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Reducing chemical input in apple production in response to consumer and producer environmental concerns by increasing the durability of natural disease resistance

Contract nr: FAIR-CT97-3898
Project nr: 3898
Project type: SC
Starting date: 01/01/1998
Duration: 52 months
Total cost: 2,480,500 EUR
EC Contribution: 1,406,800 EUR
Scientific Officer: Richard HARDWICK
Research topic: Plant health
Acronym: D.A.R.E.: Durable Apple Resistance in Europe

Durable disease resistance is one of the main objectives in apple breeding. Scab (caused by the fungus Venturia inaequalis) and powdery mildew (caused by the fungus Podosphaera leucotricha) are the two main apple diseases, affecting apple quality and yield when they are not strictly controlled by large amount of fungicides. In European orchards, chemical treatments cost 180 million ECU per year, with the overwhelming majority going towards scab and mildew control (15 to 20 specific treatments per year). Such a number of treatments raises numerous ecological problems and consumer health concerns, in addition to cost. Apple breeding strategies, based on monogenic resistance from wild related species, have been developed for 50 years, creating new resistant varieties. Recently, many newly-created resistant varieties have been attacked by new races of scab, showing the vulnerability of such monogenic resistance when confronted by pathogen dynamics. New ways of breeding need to be developed, to strenghten resistance already obtained and to achieve durable resistance in apple crops. Polygenic resistance should give much more durable resistance, especially if combined with monogenic resistance by using new molecular biology tools. At the same time, the risk of appearance of new fungal virulences has to be assessed.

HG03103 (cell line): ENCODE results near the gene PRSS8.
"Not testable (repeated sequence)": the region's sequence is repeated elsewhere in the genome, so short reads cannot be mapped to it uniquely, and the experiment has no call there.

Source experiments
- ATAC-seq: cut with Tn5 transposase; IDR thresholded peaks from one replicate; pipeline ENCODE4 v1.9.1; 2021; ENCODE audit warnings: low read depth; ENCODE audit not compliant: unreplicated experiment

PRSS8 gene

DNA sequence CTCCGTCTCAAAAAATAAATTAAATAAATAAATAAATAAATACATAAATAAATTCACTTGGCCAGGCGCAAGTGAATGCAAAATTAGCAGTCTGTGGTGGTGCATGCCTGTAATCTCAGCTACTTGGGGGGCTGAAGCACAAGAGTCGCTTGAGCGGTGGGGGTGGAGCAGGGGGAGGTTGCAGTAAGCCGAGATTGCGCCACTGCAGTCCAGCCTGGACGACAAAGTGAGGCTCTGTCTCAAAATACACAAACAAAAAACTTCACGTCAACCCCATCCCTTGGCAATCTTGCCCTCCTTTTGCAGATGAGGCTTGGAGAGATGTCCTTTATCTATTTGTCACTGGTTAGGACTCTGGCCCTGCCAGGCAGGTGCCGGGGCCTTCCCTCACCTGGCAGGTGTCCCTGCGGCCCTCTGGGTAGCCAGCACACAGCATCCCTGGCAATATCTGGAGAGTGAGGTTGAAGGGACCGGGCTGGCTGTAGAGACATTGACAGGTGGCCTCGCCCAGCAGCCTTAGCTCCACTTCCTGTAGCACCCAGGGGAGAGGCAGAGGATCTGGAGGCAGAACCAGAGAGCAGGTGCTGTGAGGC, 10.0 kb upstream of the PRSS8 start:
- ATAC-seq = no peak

Within this framework, this project aims to develop plant material, a pathogen observation network, basic knowledge and methodologies for the creation and marketing of new apple varieties carrying durable resistance against these two detrimental fungi. It involves several major objectives:

1) characterisation of new apple cultivars carrying durable disease resistance;
2) assessment of the risks of appearance of new virulences;
3) genetic dissection of polygenic resistance taking into account pathogen variability;
4) development of new breeding strategies;
5) marketing analysis of several new resistant hybrids.

Expected results:
The project will increase our knowledge about the expression and mechanisms of plant resistance to the two fungi, the genetic bases of monogenic and polygenic resistance, the pathogen variability in Europe and consumer preferences regarding newly-selected resistant hybrids. The expected benefits are as follows:

  • establishment of collections of V. inaequalis and P. leucotricha strains present in Europe;
  • identification of traditional cultivars and newly-selected hybrids carrying a broad spectrum of resistance to scab and mildew;
  • production of numerous new progenies combining contrasted and 'large spectrum' resistances, selection of 'elite' genotypes combining different type of resistances,;
  • identification of numerous molecular markers useful for further marker-assisted selection.